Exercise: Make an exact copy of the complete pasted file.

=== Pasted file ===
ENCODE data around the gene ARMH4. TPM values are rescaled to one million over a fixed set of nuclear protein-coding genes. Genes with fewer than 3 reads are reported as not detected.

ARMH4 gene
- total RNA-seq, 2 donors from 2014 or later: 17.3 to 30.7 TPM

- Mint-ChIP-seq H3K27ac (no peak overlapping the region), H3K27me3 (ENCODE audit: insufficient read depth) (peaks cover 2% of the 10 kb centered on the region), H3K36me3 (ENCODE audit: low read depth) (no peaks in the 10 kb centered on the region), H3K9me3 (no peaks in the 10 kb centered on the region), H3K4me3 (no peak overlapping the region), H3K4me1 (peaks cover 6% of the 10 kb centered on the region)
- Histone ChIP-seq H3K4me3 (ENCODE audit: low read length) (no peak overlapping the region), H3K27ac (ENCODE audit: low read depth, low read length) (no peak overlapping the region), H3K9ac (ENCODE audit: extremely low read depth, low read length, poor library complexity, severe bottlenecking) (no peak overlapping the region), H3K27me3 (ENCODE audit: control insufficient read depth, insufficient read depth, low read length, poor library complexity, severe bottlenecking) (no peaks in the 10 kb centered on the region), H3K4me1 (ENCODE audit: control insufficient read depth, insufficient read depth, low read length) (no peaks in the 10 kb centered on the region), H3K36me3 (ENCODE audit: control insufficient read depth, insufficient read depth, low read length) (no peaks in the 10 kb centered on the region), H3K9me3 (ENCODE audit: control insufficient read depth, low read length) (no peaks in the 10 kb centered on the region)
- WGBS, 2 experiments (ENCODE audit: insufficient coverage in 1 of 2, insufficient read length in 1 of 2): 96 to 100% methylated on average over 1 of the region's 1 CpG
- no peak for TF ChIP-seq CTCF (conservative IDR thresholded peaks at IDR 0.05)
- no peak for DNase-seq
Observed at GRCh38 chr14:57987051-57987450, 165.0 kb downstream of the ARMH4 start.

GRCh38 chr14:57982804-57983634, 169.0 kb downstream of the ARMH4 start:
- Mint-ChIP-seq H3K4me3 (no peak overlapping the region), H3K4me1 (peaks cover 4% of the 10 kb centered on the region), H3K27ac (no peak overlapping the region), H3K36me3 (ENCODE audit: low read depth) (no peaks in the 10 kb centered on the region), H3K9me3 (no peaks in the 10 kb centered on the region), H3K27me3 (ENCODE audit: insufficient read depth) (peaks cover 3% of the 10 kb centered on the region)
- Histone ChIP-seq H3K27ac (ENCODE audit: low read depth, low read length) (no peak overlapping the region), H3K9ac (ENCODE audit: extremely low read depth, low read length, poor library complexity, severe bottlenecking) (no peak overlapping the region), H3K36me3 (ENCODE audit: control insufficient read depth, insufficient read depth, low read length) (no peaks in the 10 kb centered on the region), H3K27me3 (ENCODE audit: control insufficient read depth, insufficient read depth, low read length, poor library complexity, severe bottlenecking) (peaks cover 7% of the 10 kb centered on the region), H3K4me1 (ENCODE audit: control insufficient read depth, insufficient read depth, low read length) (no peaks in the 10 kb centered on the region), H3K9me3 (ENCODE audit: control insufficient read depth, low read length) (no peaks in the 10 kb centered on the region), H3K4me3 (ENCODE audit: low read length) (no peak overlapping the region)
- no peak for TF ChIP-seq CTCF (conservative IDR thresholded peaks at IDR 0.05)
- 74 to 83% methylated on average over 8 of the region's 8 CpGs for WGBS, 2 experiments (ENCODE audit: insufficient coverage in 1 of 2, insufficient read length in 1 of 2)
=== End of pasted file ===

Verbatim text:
ENCODE data around the gene ARMH4. TPM values are rescaled to one million over a fixed set of nuclear protein-coding genes. Genes with fewer than 3 reads are reported as not detected.

ARMH4 gene
- total RNA-seq, 2 donors from 2014 or later: 17.3 to 30.7 TPM

- Mint-ChIP-seq H3K27ac (no peak overlapping the region), H3K27me3 (ENCODE audit: insufficient read depth) (peaks cover 2% of the 10 kb centered on the region), H3K36me3 (ENCODE audit: low read depth) (no peaks in the 10 kb centered on the region), H3K9me3 (no peaks in the 10 kb centered on the region), H3K4me3 (no peak overlapping the region), H3K4me1 (peaks cover 6% of the 10 kb centered on the region)
- Histone ChIP-seq H3K4me3 (ENCODE audit: low read length) (no peak overlapping the region), H3K27ac (ENCODE audit: low read depth, low read length) (no peak overlapping the region), H3K9ac (ENCODE audit: extremely low read depth, low read length, poor library complexity, severe bottlenecking) (no peak overlapping the region), H3K27me3 (ENCODE audit: control insufficient read depth, insufficient read depth, low read length, poor library complexity, severe bottlenecking) (no peaks in the 10 kb centered on the region), H3K4me1 (ENCODE audit: control insufficient read depth, insufficient read depth, low read length) (no peaks in the 10 kb centered on the region), H3K36me3 (ENCODE audit: control insufficient read depth, insufficient read depth, low read length) (no peaks in the 10 kb centered on the region), H3K9me3 (ENCODE audit: control insufficient read depth, low read length) (no peaks in the 10 kb centered on the region)
- WGBS, 2 experiments (ENCODE audit: insufficient coverage in 1 of 2, insufficient read length in 1 of 2): 96 to 100% methylated on average over 1 of the region's 1 CpG
- no peak for TF ChIP-seq CTCF (conservative IDR thresholded peaks at IDR 0.05)
- no peak for DNase-seq
Observed at GRCh38 chr14:57987051-57987450, 165.0 kb downstream of the ARMH4 start.

GRCh38 chr14:57982804-57983634, 169.0 kb downstream of the ARMH4 start:
- Mint-ChIP-seq H3K4me3 (no peak overlapping the region), H3K4me1 (peaks cover 4% of the 10 kb centered on the region), H3K27ac (no peak overlapping the region), H3K36me3 (ENCODE audit: low read depth) (no peaks in the 10 kb centered on the region), H3K9me3 (no peaks in the 10 kb centered on the region), H3K27me3 (ENCODE audit: insufficient read depth) (peaks cover 3% of the 10 kb centered on the region)
- Histone ChIP-seq H3K27ac (ENCODE audit: low read depth, low read length) (no peak overlapping the region), H3K9ac (ENCODE audit: extremely low read depth, low read length, poor library complexity, severe bottlenecking) (no peak overlapping the region), H3K36me3 (ENCODE audit: control insufficient read depth, insufficient read depth, low read length) (no peaks in the 10 kb centered on the region), H3K27me3 (ENCODE audit: control insufficient read depth, insufficient read depth, low read length, poor library complexity, severe bottlenecking) (peaks cover 7% of the 10 kb centered on the region), H3K4me1 (ENCODE audit: control insufficient read depth, insufficient read depth, low read length) (no peaks in the 10 kb centered on the region), H3K9me3 (ENCODE audit: control insufficient read depth, low read length) (no peaks in the 10 kb centered on the region), H3K4me3 (ENCODE audit: low read length) (no peak overlapping the region)
- no peak for TF ChIP-seq CTCF (conservative IDR thresholded peaks at IDR 0.05)
- 74 to 83% methylated on average over 8 of the region's 8 CpGs for WGBS, 2 experiments (ENCODE audit: insufficient coverage in 1 of 2, insufficient read length in 1 of 2)